Always such drama with the bad boys from Boston.
Last summer, the rock 'n' roll soap opera that is Aerosmith finally hit the road after some false starts, but then had to cut it short when lead singer Steven Tyler plunged off a stage in Sturgis, S.D. Tyler was laid up, the tour was canceled, everyone went back to their own lives. For guitarist Joe Perry, that meant working on his own Joe Perry Project, which released a new album in October. For drummer Joey Kramer, that meant publicizing his new autobiography.
But drummers rarely get a break, especially in the media. For starters, Kramer's memoir, Hit Hard: A Story of Hitting Rock Bottom at the Top (Harper One, $15.99), was published the same week Michael Jackson died. Then, after Tyler's fall, the rumor mill started again around the "toxic twins" -- Perry and Tyler feuding again through the press, Tyler saying he might quit the band, Perry saying who needs him? At one point, Aerosmith was allegedly auditioning new singers.
But once Tyler emerged from another stint in rehab, this time for addiction to painkillers as a result of his injury treatments, the two made up (for the umpteenth time) and a new Aerosmith world tour was announced. The title even has trademark Aerosmith attitude: the Cocked, Locked, Ready to Rock Tour. It has actually been proceeding according to schedule and is still expected to arrive in the Chicago area Sunday night.
"Really," Kramer assured us in an interview from Boston during a brief break. "Everything's copasetic, and the band is playing great." He pauses, then seems to remember to add: "And getting along."
That, of course, was before this week's incident at a concert in Toronto. Tyler fell off the stage again, "accidentally" nudged by Perry. Uh-huh.
Kramer's memoir, which recently hit paperback, follows the "Behind the Music" template (humble beginnings, huge success, bottom drops out, recovery) and chronicles two different sides of suffering: the abuse he suffered at the hands of his father -- which lead him to take up the drums as an outlet for striking back at something, hard -- as well as the abuse he brought on himself as a hard-drinking, drug-addled member of a notorious party band. "With more money in the pipeline, Aerosmith became the single biggest market for drugs in New England," Kramer writes. Later, there's a chapter about 1976 (he thinks) called "Drug Addicts Dabbling in Music."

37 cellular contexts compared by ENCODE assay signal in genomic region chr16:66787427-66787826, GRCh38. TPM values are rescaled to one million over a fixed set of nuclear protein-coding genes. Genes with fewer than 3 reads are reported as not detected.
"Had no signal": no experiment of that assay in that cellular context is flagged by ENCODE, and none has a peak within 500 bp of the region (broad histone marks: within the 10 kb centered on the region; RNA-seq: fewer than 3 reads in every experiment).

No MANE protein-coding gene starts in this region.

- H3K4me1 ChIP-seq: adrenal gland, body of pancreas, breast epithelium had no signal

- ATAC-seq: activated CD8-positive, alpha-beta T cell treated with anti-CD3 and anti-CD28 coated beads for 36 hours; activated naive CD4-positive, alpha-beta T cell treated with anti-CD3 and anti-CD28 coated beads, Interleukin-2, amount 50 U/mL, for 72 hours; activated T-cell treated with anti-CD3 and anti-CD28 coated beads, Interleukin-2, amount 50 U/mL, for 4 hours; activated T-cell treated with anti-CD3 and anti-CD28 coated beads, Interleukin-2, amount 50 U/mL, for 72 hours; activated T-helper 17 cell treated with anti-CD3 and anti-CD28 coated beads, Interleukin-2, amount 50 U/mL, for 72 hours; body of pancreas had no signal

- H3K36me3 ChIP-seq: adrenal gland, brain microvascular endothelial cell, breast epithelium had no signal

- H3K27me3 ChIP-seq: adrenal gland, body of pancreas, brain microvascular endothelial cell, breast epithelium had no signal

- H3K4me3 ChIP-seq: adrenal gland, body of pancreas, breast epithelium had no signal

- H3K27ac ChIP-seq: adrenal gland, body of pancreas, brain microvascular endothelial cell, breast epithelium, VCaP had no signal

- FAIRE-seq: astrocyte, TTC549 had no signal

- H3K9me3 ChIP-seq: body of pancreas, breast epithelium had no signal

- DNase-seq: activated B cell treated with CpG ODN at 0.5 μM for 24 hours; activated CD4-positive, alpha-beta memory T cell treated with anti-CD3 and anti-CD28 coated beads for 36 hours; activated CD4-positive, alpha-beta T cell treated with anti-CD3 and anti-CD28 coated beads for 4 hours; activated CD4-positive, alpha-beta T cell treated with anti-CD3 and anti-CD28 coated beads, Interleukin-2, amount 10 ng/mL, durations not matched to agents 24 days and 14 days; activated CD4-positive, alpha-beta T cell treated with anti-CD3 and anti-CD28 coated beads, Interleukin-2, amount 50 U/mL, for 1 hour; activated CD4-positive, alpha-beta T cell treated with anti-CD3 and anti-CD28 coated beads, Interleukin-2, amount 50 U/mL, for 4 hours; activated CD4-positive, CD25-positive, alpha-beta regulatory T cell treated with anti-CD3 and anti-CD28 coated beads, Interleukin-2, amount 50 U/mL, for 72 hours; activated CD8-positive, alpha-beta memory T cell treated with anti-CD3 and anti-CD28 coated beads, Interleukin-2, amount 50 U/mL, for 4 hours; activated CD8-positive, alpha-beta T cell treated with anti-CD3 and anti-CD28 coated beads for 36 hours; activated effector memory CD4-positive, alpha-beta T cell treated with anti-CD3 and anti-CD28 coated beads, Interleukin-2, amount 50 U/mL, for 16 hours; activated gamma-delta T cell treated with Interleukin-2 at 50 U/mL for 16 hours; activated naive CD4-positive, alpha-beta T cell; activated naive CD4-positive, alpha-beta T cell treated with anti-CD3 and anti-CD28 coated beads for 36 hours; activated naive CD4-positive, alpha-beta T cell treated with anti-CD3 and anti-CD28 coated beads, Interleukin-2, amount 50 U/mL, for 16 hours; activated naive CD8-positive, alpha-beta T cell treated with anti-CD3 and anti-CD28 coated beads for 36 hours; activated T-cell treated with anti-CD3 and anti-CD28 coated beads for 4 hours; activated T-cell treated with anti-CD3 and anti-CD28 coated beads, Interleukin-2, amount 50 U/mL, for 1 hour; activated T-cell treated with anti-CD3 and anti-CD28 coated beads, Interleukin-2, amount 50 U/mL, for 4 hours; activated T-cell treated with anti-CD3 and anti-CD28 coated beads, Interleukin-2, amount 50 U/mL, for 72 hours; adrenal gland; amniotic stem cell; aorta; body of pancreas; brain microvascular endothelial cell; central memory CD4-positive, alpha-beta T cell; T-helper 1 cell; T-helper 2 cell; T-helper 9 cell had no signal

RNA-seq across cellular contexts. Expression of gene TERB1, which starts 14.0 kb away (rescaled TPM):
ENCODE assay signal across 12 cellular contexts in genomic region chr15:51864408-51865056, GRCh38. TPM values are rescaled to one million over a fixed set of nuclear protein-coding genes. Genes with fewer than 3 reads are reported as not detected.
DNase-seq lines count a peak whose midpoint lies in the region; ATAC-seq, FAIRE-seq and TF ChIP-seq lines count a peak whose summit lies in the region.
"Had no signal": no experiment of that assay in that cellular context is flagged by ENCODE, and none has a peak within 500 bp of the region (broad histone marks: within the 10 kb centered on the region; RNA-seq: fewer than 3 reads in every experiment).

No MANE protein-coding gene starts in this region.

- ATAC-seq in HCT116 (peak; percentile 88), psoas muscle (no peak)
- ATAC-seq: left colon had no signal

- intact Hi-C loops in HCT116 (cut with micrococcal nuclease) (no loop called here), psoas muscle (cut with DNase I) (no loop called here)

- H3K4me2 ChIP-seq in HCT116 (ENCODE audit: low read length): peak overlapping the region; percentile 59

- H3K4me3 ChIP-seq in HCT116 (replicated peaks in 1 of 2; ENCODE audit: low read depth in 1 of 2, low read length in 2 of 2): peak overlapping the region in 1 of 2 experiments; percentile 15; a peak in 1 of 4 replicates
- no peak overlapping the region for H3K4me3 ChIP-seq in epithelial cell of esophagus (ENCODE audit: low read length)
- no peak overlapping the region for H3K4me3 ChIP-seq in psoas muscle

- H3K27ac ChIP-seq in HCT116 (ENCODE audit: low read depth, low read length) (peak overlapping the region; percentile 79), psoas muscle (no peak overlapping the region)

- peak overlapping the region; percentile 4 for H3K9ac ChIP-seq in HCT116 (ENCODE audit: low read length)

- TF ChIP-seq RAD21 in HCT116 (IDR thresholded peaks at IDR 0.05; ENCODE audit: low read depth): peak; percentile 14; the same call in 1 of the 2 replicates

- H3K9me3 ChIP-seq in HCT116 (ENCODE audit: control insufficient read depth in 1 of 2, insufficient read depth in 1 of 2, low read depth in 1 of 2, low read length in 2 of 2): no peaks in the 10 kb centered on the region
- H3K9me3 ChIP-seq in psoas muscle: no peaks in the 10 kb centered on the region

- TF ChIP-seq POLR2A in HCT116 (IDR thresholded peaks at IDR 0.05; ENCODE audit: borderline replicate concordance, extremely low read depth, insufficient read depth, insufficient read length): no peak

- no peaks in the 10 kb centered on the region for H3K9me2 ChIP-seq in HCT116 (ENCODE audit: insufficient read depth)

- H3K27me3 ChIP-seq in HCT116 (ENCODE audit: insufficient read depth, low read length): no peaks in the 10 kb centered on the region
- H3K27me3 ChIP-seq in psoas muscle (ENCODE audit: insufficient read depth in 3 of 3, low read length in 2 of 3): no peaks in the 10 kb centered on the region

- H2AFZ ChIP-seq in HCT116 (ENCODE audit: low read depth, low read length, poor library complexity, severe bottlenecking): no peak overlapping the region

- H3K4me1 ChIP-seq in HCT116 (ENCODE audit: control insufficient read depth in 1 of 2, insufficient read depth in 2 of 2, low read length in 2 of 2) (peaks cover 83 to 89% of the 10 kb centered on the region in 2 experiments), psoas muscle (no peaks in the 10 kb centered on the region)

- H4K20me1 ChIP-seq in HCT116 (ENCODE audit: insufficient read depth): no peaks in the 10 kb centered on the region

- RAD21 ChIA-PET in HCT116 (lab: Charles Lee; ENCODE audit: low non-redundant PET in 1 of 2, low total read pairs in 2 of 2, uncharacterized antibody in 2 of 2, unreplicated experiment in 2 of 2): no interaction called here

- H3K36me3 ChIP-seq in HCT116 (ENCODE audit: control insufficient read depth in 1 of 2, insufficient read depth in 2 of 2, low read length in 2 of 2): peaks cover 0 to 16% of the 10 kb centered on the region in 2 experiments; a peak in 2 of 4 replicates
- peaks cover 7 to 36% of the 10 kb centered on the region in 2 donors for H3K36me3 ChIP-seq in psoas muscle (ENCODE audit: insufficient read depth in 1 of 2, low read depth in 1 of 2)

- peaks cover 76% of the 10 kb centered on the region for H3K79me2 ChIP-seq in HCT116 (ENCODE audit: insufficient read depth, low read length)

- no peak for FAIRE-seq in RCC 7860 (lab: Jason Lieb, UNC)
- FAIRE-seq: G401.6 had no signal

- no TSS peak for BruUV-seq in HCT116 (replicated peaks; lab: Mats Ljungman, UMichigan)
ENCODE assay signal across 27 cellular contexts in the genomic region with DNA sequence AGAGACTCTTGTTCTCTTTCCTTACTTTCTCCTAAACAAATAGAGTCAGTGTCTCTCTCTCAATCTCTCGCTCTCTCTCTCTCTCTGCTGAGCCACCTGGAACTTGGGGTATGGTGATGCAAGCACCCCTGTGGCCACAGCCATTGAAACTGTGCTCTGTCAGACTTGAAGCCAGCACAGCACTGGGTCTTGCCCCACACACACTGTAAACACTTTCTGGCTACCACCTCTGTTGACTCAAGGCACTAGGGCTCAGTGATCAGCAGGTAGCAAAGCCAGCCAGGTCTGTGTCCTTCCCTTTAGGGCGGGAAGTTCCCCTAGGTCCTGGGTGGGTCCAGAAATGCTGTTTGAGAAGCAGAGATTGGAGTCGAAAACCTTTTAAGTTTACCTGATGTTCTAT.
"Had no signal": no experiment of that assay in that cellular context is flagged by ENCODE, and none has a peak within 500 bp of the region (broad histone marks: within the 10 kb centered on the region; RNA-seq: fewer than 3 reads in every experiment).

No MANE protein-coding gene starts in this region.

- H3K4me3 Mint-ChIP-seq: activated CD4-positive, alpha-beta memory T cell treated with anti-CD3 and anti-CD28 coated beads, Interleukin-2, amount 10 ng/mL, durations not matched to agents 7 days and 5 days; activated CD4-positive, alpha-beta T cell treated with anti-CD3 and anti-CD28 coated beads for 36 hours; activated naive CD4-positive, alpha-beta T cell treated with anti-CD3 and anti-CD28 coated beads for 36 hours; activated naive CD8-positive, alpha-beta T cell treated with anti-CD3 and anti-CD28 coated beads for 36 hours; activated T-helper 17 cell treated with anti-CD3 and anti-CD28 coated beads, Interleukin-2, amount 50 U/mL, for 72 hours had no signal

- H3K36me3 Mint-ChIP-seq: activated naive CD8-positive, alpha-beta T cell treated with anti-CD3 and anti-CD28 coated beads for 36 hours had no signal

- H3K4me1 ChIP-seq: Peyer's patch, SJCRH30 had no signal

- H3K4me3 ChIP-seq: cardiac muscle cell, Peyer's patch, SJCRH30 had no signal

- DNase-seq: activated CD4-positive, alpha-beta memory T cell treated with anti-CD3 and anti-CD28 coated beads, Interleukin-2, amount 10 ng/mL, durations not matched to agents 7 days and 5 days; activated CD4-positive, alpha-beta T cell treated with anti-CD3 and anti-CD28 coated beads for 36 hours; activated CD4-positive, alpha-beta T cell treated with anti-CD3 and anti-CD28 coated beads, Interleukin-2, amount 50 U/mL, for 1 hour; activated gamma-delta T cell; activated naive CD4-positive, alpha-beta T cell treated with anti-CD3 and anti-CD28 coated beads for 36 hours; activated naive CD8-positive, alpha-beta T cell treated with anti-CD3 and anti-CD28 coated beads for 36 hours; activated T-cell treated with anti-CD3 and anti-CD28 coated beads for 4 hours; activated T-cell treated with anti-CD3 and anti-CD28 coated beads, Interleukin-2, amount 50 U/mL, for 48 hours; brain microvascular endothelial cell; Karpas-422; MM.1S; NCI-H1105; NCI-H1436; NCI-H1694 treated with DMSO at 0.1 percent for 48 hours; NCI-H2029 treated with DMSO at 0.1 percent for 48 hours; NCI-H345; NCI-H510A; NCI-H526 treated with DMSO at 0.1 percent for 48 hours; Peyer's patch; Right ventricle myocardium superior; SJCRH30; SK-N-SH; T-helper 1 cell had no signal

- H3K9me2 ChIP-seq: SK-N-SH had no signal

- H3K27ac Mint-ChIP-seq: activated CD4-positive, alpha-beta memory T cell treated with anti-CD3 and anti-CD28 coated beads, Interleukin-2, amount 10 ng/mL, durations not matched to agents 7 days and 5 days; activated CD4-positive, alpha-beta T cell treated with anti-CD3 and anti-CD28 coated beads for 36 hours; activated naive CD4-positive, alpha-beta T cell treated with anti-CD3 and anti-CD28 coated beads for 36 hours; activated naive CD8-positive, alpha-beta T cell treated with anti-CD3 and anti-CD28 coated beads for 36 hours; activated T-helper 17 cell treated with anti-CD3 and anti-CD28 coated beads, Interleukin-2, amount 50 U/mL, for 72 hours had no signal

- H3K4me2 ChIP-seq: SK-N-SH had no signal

Kramer describes wild parties, sure, but much of it is simply static addiction, sitting down Friday night to drink vodka and snort cocaine and staying there doing just that till Sunday morning. The band, at the height of their drug use, played some "God-awful shows," he admits. At a few, Kramer was so "blotto" his drum tech would have to dress him, prop him behind the drums and tape the sticks to his hands. "Joey, this is all I can do," he'd tell Kramer. "The rest is up to you."
"Mine is a wish of service," Kramer said, explaining why he aired all this dirty laundry in a book. "I know there are a lot of folks out there who suffer from the same stuff I did -- addiction, alcoholism, anxiety, depression, all the pretty stuff in life. By writing about it, I've met a lot of them, people who let me know how reassuring it's been to read about these issues. You don't have to be a rock star to crash and burn. It can be anybody. But no matter who you are, there's a way out."
Kramer's been in recovery from substance abuse for 23 years now. He suffered a nervous breakdown a couple of years after his father died in 1994, a delayed reaction to that event. "Ten days after I lost my dad, I was in Japan touring," he said. "I stayed busy, was distracted, like we all like to do in these situations. But if you don't grieve in the proper way, it comes around to bite you on your ass."
When this tour wraps next month, Kramer also assures us a new Aerosmith album will be completed. The last proper studio album from the band was "Just Push Play" in 2001 (2004's "Honkin' on Bobo" was primarily covers). Work was scheduled to begin with revered producer Brendan O'Brien, but nothing was ever recorded, Kramer said.
"We'll take some time off after the tour," he said, "but then recording is supposed to commence. Who we work with is up in the air, but I hope to see an album finished by the end of 2010."
But the rumor mill around Tyler continues to churn. This month, reports have surfaced that he will replace Simon Cowell as a judge on TV's "American Idol."
"He's assured us that, if this happens" -- and this week it looks as if it will -- "it won't interfere with recording and touring," Kramer said. "As long as it's done within the realms of the schedule of the band, more power to him. It can only be great for us."